The line between performance management and bullying claims remains hazy at best - Walter MacCallum provides some recent case law examples.
It is now over a year since the Fair Work Commission began hearing anti-bullying complaints. In that time, a number of cases have emerged that highlight employees confusing the process of performance review with bullying, which then make their way to be the subject of hearings before the Commission.
Recently, one employer, Commsec, has sought to test the boundaries of the legislation and has been granted permission to be represented by lawyers in a case that rests on the determination of whether their actions taken in performance managing the employee amounts to bullying.
And in another case, heard in June this year, an employment consultant with the Salvation Army made submissions to the Commission in an application for an order to stop bullying,that she was ‘unreasonably performance managed and micro managed.’
The number of complaints that have gone all the way to hearings in the Commission steadily increased throughout the course of 2014, starting at eight in the first quarter, 14 in the second, 16 in the third and peaking at 22 in the last quarter to December.
In all of those hearings, there were eight that involved an employee making a complaint about bullying where management was involved in a process of performance review with that employee.
None were upheld.
Clearly, there is considerable uncertainty in the minds of those making applications about what, exactly, bullying behaviour actually is, as it appears it can be so often misunderstood as performance management. It is important to note that these statistics represent only matters that have reached the level of a hearing and that hundreds more are resolved in mediation.
It’s worth taking a closer look at some of the matters that have reached the level of a hearing where some confusion between bullying and performance review is apparent.
One matter heard by the Commission, in June of 2014, involved an employee collapsing at work who was then taken to hospital. This followed on from a change in the way his performance rating was recorded as part of his performance review and which resulted in his annual bonus payment being reduced.
The Fair Work Commission ruled that, unless a discretionary bonus has been applied in a punitive manner as part of a course of conduct which falls within the meaning of workplace bullying, the Commission should be cautious about considering a discretionary bonus as workplace bullying because it is a matter which should be left to the employer’s discretion.
The Commission heard a similar matter, also in 2014, which involved a conflict between a general manager and a manager, which developed after a change in the lines of reporting during a restructure. The relationship between the two broke down and the manager reported alleged bullying to the Fair Work Commission by the general manager that was undermining her approach to work.
While the Commission accepted that there had been significant health issues suffered as a result of the stress involved in this conflict and stated that it was understandable that a change in reporting structures can result in challenging emotional circumstances, it did not accept that the actions were repeated and unreasonable acts of bullying.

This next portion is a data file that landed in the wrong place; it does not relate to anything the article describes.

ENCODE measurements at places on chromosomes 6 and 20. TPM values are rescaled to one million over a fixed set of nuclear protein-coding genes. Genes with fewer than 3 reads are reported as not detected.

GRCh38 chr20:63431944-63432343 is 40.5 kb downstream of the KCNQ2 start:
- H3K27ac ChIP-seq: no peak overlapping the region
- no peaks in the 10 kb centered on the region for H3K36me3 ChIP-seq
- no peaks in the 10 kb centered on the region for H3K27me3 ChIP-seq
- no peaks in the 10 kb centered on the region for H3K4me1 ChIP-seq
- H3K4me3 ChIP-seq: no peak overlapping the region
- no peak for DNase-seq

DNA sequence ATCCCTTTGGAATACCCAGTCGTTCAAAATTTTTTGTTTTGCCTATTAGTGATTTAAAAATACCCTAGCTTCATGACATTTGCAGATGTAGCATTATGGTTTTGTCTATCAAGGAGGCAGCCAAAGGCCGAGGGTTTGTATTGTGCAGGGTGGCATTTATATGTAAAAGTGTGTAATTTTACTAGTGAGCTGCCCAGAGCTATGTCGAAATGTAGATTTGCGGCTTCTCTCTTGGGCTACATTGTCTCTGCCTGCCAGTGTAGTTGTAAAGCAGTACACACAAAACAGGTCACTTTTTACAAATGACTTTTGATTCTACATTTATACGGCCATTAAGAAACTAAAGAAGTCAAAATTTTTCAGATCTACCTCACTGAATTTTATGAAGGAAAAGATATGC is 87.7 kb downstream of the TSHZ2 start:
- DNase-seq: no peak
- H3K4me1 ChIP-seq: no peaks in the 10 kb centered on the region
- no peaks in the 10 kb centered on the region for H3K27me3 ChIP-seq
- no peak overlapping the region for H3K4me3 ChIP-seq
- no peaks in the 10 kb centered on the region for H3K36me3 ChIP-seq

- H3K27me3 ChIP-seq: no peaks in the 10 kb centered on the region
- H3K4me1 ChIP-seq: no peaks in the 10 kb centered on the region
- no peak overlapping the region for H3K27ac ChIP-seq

This was also the case for the matter recently heard at the Commission involving an employment consultant with the Salvation Army.
The Commission heard that the consultant, who had worked with the employer for nine years as a case manager for job seekers, became part of a renewed focus by the Salvation Army regarding the management of staff, with the introduction of a new human resources team whose goal was to turn around the organisation’s approach to staff management and efficiency.
In evidence before the Commission, the Commissioner accepted that, as a consequence of a performance management review, that the employee was ‘deeply distressed’ about comments that described aspects of her work performance as not meeting the values of the organisation.
And, while the Commissioner found that the consultant was a ‘genuine individual with a strong commitment to the values and objectives of the organisation’, he suggested that it was not surprising that she was having trouble adjusting to a renewed focus by the organisation on efficiency when she had been part of a culture for such a long time where the management was previously, as the Commissioner described it,‘moribund’.
In this case, the Commission found that the actions of the Salvation Army were reasonable management actions and that they were undertaken in a reasonable manner and that they did not pose a risk to health and safety and so the bullying application was dismissed.
The matter involving the Commonwealth Bank, however, is yet to be determined, but it is important in so far as it was an attempt by an employer to use the response or defence of “reasonable management action” at a preliminary stage seeking to strike out the complaint prior to hearing. The Commission stated that:
“The Applicant has made a proper application in that he reasonably believes he has been bullied at work.Whether he has, in fact, been bullied is a matter for determination. The provisions…..are not a jurisdictional bar to the matter going to hearing, but rather a clarification of what falls outside the scope of being bullied at work in that determination. It does not operate to limit the Applicant’s belief.”
About the author
Walter MacCallum is a Director at Aitken Lawyers.